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Matthew Henry

Matthew Henry's Complete Commentary - Psalms 38:12-22

In these verses, I. David complains of the power and malice of his enemies, who, it should seem, not only took occasion from the weakness of his body and the trouble of his mind to insult over him, but took advantage thence to do him a mischief. He has a great deal to say against them, which he humbly offers as a reason why God should appear for him, as Ps. 25:19; Consider my enemies. 1. ?They are very spiteful and cruel: They seek my hurt; nay, they seek after my life,? Ps. 38:12. That life... read more

John Gill

John Gills Exposition of the Bible Commentary - Psalms 38:21

Forsake me not, O Lord ,.... Or continue not to forsake; for he seems to have been under divine desertion, and might be under apprehensions that God had utterly forsaken him; which he entreats he would not, though his friends had forsook him, and his own strength had failed and left him, Psalm 38:10 ; O my God, be not far from me ; as to his gracious presence, and with respect to help and deliverance, otherwise God is not far from any of his creatures, being omnipresent. read more

Adam Clarke

Adam Clarke's Commentary on the Bible - Psalms 38:21

Forsake me not, O Lord - Though all have forsaken me, do not thou. Be not far from me - Though my friends keep aloof, be thou near to help me. read more

John Calvin

John Calvin's Commentary on the Bible - Psalms 38:21

Verse 21 In these concluding verses, David briefly states the chief point which he desired, and the sum of his whole prayer; namely, that whereas he was forsaken of men, and grievously afflicted in every way, God would receive him and raise him up again. He uses three forms of expression; first, that God would not forsake him, or cease to take care of him; secondly, that he would not be far from him; and, thirdly, that he would make haste to help him. David was, indeed, persuaded that God is... read more

Spence, H. D. M., etc.

The Pulpit Commentary - Psalms 38:1-22

The psalm is ascribed to David by the title, but is not generally allowed to be his. It is assigned commonly to an unknown sufferer. Still, some modern critics, notably Canon Cook, in the 'Speaker's Commentary,' accept the statement of the title, and find the psalm very suitable to the circumstances of David "at the period just preceding the revolt of Absalom." Canon Cook holds that "at that time there are indications that David was prostrate by disease, which gave full scope to the... read more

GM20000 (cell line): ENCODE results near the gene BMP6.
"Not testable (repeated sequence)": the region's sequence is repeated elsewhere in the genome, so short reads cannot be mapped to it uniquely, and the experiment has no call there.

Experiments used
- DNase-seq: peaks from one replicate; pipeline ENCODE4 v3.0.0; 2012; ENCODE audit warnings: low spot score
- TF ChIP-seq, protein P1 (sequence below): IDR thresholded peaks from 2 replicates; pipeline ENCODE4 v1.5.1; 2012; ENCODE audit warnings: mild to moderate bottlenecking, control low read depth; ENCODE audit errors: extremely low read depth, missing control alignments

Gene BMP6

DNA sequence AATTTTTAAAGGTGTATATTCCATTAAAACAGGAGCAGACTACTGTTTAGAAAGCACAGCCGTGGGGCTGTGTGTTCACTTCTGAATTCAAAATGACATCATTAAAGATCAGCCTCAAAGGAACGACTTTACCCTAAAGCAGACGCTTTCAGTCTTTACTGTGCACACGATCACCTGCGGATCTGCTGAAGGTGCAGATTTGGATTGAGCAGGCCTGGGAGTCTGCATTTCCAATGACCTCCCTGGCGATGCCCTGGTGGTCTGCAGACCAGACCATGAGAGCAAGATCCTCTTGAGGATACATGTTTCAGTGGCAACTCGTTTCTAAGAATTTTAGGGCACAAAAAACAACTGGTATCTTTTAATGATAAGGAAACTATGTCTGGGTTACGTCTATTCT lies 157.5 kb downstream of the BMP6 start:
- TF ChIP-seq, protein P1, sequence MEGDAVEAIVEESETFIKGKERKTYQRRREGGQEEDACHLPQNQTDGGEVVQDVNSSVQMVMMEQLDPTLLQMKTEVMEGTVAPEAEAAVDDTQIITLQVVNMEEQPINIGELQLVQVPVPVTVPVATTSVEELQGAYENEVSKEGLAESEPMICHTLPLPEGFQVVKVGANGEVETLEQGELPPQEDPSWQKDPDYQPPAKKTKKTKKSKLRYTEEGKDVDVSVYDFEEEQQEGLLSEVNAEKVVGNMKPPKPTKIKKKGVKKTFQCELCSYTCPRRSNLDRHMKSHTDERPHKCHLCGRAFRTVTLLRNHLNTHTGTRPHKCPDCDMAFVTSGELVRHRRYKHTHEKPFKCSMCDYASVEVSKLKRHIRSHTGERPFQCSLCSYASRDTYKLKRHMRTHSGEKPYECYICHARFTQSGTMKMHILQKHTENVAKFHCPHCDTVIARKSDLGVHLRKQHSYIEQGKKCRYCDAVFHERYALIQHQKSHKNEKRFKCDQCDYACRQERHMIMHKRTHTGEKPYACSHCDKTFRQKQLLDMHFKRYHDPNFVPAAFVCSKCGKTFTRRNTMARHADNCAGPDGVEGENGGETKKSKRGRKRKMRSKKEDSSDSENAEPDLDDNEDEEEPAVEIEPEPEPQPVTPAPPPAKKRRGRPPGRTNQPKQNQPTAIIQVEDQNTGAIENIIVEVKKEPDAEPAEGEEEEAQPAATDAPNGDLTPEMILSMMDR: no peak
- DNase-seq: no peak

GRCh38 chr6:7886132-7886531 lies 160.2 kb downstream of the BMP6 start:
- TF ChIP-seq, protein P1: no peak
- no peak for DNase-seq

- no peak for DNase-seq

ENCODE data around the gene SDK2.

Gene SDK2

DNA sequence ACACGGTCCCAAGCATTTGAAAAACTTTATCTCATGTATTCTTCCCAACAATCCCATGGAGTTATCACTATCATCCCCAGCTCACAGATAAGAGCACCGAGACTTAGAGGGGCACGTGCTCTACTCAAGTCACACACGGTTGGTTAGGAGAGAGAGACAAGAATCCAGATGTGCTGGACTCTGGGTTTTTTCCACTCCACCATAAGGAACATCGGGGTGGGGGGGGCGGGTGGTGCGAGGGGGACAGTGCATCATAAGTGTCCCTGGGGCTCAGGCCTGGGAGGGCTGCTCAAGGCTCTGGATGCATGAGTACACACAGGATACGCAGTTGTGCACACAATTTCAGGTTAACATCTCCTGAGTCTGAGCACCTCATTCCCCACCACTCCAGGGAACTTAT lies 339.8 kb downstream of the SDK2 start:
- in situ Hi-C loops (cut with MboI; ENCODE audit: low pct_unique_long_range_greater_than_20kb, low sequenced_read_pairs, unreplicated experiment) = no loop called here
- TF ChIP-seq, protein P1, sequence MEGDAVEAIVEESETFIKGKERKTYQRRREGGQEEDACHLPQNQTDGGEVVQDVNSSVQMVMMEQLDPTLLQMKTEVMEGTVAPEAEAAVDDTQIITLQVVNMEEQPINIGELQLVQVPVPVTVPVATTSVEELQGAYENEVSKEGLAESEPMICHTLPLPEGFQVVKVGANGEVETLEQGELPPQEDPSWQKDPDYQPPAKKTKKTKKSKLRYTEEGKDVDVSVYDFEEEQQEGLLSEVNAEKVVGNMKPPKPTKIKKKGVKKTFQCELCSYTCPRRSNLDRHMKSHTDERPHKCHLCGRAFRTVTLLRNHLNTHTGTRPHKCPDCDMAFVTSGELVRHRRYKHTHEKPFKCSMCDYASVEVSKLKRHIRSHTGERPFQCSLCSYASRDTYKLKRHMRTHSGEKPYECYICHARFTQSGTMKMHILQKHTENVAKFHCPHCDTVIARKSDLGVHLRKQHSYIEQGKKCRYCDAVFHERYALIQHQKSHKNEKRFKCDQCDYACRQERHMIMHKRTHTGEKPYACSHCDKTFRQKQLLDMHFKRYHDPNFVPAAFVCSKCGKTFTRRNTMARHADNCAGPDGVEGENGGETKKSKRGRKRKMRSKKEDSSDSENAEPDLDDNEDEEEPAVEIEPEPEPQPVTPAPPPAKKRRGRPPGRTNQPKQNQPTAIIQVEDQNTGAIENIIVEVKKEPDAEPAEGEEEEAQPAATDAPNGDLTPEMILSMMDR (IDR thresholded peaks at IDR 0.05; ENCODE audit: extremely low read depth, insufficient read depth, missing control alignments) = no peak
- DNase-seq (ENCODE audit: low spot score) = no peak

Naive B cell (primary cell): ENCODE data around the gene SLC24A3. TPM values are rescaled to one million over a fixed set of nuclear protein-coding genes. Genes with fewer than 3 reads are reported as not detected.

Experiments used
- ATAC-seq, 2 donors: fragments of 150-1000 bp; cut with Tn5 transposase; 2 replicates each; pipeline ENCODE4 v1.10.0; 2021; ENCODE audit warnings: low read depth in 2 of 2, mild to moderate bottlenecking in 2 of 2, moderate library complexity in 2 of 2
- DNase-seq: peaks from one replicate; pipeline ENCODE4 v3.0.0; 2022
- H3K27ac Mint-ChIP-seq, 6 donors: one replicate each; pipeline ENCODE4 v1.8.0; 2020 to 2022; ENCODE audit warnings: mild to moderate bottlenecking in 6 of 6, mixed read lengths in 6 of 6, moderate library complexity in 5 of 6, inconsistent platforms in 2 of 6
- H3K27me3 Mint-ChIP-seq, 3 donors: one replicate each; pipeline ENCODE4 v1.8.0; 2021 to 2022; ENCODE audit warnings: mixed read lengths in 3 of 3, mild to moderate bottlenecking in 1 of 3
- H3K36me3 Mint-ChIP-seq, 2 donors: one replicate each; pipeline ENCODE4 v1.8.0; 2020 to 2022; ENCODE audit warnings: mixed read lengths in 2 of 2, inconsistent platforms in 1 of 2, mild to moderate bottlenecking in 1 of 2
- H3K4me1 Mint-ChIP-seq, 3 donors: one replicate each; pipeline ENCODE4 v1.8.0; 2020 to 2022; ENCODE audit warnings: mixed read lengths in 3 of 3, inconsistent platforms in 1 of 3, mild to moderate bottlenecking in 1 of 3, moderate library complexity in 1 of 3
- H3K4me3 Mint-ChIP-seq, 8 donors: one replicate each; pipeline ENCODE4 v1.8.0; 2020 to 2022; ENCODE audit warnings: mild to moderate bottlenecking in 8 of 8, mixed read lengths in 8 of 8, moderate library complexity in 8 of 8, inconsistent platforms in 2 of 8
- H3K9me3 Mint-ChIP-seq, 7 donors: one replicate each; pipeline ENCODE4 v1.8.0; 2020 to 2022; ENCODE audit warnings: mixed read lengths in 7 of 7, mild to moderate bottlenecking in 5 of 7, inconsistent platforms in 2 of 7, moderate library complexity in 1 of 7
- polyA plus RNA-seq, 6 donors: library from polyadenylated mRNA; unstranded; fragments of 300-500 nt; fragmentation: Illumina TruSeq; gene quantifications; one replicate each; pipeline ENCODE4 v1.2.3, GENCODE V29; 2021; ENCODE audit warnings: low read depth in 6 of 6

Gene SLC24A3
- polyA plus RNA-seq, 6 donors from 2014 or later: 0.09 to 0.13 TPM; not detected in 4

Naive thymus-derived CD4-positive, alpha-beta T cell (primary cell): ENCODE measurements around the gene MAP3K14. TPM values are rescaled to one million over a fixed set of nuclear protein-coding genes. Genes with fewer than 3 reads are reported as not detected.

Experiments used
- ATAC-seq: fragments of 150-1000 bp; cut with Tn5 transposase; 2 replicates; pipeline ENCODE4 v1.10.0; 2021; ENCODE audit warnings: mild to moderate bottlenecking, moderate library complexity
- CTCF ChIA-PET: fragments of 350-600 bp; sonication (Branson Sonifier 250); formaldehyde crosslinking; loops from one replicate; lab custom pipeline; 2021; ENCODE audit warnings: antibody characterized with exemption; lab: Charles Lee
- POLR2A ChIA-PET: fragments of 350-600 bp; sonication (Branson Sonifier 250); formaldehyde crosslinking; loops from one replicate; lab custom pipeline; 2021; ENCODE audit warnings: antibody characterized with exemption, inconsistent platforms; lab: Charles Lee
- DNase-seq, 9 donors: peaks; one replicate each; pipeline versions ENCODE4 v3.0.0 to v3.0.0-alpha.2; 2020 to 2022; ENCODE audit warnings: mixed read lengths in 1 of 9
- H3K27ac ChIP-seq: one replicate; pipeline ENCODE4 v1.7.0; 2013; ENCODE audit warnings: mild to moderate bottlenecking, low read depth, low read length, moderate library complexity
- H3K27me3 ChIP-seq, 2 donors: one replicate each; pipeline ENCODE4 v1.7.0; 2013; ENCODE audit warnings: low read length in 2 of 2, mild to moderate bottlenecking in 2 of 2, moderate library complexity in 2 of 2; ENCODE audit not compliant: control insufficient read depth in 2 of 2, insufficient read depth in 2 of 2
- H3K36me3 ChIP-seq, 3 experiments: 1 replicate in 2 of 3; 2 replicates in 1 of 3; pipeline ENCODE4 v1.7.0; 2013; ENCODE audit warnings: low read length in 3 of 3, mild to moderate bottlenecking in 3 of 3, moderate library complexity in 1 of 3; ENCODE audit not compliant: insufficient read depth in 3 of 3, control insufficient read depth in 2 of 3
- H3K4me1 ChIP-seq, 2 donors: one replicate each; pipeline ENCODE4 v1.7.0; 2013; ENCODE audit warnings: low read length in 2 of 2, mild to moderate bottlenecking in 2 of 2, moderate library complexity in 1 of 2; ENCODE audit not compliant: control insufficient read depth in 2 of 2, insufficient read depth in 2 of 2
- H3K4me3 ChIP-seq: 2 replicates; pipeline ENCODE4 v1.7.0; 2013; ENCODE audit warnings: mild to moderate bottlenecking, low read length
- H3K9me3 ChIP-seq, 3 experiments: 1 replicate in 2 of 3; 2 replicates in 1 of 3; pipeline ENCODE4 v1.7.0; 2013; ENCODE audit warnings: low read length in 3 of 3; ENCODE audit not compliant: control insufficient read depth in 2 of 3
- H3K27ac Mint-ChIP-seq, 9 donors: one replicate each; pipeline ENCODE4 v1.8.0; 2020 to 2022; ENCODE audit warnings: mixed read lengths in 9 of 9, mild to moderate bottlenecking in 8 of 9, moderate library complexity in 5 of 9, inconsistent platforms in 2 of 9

Spence, H. D. M., etc.

The Pulpit Commentary - Psalms 38:1-22

Sin stinging like an adder. This has been called one of the penitential psalms. It may be called so without any severe strain of language; and yet its penitential tone is very far removed from that of either the thirty-second or the fifty-first psalm. There is little doubt that there is a sincere acknowledgment of the sin; but here the main stress of the grief seems to be attributable rather to the suffering consequent upon the sin, than to the guilt of the sin itself. And we cannot... read more

Spence, H. D. M., etc.

The Pulpit Commentary - Psalms 38:1-22

Thoughts in affliction. The preacher saith, "In the day of adversity consider" ( Ecclesiastes 7:14 ). We should "call to remembrance"— I. THE HAND OF GOD IN AFFLICTION . Our afflictions may be various, and have various causes. But we should look higher than mere human instrumentality, or the action of natural laws. We should acknowledge the hand of God ( Psalms 38:2 ). What a change this makes l It soothes our resentments. It calms our fears. God sees all. He knows... read more

Spence, H. D. M., etc.

The Pulpit Commentary - Psalms 38:1-22

A fearful picture of the sufferings which a great sin can cause. Supposed to be one of David's penitential psalms. I. COMPLICATED MENTAL AND BODILY SUFFERING . ( Psalms 38:1-8 .) 1 . Dread of God ' s further anger. Guilt makes a man full of fear and apprehension ( Psalms 38:1 ). 2 . His sin was realized as an intolerable burden. ( Psalms 38:4 .) A load that he was unable to carry; or a great wave passing over his head and threatening to overwhelm him. 3... read more

Spence, H. D. M., etc.

The Pulpit Commentary - Psalms 38:21

Forsake me not, O Lord (comp. Psalms 27:9 ; Psalms 71:9 , Psalms 71:18 ; Psalms 119:8 ). God never really forsakes his saints ( Psalms 37:28 ). He withdraws sometimes for wise purposes the sense of his presence and favour, so that they feel as if they were forsaken; but this is only temporary; O my God, be not far from me (comp. Psalms 22:19 ; Psalms 35:22 ; Psalms 71:12 ). read more

Albert Barnes

Albert Barnes' Notes on the Whole Bible - Psalms 38:21

Forsake me not, O Lord - That is, Do not leave me in my troubles, my sickness, my sorrow. Leave me not to die; leave me not to complain and dishonor thee; leave me not to the reproaches of my enemies.O my God, be not far from me - See Psalms 35:22. Compare Psalms 10:1; Psalms 13:1. read more

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